C.If Applicant Traverses a Factual Assertion as Not Properly Officially Noticed or Not Properly Based Upon Common Knowledge, the Examiner Must Support the Finding With Adequate Evidence
To adequately traverse such a finding, an applicant must specifically point out the supposed errors in the examiner’s action, which would include stating why the noticed fact is not considered to be common knowledge or well-known in the art. See 37 CFR 1.111(b). See also Chevenard, 139 F.2d at 713, 60 USPQ at 241 (“[I]n the absence of any demand by appellant for the examiner to produce authority for his statement, we will not consider this contention.”). A general allegation that the claims define a patentable invention without any reference to the examiner’s assertion of official notice would be inadequate. If applicant adequately traverses the examiner’s assertion of official notice, the examiner must provide documentary evidence in the next Office action if the rejection is to be maintained. See 37 CFR 1.104(c)(2). See also Zurko, 258 F.3d at 1386, 59 USPQ2d at 1697 (“[T]he Board [or examiner] must point to some concrete evidence in the record in support of these findings” to satisfy the substantial evidence test). If the examiner is relying on personal knowledge to support the finding of what is known in the art, the examiner must provide an affidavit or declaration setting forth specific factual statements and explanation to support the finding. See 37 CFR 1.104(d)(2).
If applicant does not traverse the examiner’s assertion of official notice or applicant’s traverse is not adequate, the examiner should clearly indicate in the next Office action that the common knowledge or well-known in the art statement is taken to be admitted prior art because applicant either failed to traverse the examiner’s assertion of official notice or that the traverse was inadequate. If the traverse was inadequate, the examiner should include an explanation as to why it was inadequate.
D.Determine Whether the Next Office Action Should Be Made Final
If the examiner adds a reference in the next Office action after applicant’s rebuttal, and the newly added reference is added only as directly corresponding evidence to support the prior common knowledge finding, and it does not result in a new issue or constitute a new ground of rejection, the Office action may be made final. If no amendments are made to the claims, the examiner must not rely on any other teachings in the reference if the rejection is made final. If the newly cited reference is added for reasons other than to support the prior common knowledge statement or a new ground of rejection is introduced by the examiner that is not necessitated by applicant’s amendment of the claims, the rejection may not be made final. See MPEP § 706.07(a).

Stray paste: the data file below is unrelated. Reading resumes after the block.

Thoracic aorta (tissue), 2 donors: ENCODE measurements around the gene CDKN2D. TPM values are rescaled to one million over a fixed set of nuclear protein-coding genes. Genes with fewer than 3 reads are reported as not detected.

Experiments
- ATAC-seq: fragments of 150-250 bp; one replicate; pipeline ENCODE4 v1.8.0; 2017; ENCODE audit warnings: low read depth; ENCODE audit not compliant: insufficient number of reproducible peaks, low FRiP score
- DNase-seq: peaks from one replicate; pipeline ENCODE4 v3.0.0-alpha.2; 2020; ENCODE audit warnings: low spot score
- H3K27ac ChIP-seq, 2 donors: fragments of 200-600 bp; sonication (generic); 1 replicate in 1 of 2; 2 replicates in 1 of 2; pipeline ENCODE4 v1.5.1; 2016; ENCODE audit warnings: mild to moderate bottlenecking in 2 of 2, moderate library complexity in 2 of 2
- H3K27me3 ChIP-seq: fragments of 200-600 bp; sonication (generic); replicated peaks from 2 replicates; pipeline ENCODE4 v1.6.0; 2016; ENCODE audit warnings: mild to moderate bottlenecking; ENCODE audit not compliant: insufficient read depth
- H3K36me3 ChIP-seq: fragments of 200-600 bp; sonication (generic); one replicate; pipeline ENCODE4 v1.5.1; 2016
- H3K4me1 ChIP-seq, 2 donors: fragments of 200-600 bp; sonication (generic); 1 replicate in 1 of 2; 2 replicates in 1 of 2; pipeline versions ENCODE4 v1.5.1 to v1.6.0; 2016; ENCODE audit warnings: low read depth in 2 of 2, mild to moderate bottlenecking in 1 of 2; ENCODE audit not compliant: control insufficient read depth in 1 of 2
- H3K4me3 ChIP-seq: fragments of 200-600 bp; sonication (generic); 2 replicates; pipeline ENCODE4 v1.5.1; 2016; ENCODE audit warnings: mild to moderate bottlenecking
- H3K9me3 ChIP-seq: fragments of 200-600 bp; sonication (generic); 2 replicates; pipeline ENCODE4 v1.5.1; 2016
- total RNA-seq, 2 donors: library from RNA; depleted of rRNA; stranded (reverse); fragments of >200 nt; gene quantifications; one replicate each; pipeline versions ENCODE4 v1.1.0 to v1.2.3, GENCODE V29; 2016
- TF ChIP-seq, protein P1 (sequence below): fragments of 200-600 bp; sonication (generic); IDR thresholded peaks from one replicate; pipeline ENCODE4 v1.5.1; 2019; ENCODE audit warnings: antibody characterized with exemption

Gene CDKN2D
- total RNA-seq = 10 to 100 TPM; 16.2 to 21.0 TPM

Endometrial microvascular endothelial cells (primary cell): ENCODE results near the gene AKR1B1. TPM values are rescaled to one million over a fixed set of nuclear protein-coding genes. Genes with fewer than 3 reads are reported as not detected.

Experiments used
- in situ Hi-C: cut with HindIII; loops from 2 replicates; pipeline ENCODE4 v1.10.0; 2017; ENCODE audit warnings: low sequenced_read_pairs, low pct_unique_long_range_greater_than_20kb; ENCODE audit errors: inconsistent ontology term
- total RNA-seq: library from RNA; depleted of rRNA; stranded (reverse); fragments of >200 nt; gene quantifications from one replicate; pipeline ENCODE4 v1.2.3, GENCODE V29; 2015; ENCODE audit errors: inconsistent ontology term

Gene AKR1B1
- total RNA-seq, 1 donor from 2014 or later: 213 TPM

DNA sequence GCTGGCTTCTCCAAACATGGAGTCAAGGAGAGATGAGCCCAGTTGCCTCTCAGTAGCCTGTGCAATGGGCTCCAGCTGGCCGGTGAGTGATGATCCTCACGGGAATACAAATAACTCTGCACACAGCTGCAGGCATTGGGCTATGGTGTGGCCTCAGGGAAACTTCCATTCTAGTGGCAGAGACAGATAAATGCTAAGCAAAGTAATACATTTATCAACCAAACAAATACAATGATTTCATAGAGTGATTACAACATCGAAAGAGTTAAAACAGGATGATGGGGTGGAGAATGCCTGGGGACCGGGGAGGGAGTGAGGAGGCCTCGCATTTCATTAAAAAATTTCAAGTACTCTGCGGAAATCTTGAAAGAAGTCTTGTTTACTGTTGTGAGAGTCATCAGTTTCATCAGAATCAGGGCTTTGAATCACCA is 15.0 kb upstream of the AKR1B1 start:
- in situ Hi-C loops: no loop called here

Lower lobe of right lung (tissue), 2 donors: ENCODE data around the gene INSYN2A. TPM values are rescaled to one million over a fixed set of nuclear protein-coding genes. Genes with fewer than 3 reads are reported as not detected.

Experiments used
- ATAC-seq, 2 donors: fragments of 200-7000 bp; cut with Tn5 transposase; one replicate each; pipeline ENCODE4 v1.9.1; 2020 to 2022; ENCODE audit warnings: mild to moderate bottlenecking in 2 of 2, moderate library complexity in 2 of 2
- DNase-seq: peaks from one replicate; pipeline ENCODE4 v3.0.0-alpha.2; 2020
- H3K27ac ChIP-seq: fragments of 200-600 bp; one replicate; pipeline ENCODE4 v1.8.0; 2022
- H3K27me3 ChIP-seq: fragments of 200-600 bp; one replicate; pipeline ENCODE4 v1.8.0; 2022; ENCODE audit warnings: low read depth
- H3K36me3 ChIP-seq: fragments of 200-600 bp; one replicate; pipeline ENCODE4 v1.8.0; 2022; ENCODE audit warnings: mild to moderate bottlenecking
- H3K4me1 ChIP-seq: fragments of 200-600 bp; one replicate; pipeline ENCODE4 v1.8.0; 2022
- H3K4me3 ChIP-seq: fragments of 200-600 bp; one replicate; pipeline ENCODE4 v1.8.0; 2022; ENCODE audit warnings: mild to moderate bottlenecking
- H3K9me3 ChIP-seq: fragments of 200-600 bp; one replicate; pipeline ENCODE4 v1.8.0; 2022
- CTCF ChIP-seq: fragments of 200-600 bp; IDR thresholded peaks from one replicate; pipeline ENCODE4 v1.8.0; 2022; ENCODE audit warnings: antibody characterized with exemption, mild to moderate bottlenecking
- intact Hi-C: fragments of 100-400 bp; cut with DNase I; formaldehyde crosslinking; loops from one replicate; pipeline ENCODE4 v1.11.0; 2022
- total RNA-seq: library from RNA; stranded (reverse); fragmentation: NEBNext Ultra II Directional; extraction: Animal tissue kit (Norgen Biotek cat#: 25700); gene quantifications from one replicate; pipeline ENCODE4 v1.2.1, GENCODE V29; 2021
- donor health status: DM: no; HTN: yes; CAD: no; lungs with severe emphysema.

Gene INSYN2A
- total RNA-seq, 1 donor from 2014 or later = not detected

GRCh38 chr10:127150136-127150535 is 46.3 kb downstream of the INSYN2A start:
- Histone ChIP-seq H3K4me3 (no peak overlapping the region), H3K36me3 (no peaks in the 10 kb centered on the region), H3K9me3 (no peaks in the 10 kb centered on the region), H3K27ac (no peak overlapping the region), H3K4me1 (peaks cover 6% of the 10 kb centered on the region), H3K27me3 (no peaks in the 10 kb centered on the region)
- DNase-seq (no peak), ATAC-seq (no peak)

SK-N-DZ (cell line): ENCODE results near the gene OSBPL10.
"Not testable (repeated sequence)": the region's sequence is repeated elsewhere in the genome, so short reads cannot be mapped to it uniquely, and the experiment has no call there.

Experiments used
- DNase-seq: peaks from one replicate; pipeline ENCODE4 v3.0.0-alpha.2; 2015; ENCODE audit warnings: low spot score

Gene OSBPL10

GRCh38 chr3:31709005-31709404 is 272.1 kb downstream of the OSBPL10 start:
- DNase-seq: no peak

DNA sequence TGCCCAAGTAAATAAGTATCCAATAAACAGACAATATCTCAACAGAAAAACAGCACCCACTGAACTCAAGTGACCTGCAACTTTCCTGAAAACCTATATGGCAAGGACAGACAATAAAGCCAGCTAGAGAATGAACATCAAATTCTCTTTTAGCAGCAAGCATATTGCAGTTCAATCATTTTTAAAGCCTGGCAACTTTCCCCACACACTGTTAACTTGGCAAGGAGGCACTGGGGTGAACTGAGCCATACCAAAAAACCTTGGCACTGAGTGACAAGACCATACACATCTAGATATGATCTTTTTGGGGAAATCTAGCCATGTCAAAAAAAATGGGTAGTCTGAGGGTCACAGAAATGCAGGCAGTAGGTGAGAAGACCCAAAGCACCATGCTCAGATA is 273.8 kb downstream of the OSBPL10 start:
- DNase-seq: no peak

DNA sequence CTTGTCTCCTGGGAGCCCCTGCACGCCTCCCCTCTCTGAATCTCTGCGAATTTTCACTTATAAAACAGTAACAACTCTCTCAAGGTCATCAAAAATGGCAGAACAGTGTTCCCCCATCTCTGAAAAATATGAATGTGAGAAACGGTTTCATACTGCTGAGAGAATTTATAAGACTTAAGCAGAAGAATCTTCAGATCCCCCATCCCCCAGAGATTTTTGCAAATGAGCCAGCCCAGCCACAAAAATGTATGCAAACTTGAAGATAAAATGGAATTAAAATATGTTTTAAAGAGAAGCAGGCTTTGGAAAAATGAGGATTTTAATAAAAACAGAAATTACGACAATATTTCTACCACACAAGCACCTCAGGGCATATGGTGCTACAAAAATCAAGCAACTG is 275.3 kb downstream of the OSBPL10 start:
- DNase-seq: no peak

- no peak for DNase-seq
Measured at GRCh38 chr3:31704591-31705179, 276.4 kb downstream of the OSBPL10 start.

Any rejection based on assertions that a fact is well-known or is common knowledge in the art without documentary evidence to support the examiner’s conclusion should be judiciously applied. Furthermore, as noted by the court in Ahlert, any facts so noticed should be of notorious character and serve only to “fill in the gaps” in an insubstantial manner which might exist in the evidentiary showing made by the examiner to support a particular ground for rejection. It is never appropriate to rely solely on common knowledge in the art without evidentiary support in the record as the principal evidence upon which a rejection was based. See Zurko, 258 F.3d at 1386, 59 USPQ2d at 1697; Ahlert, 424 F.2d at 1092, 165 USPQ 421.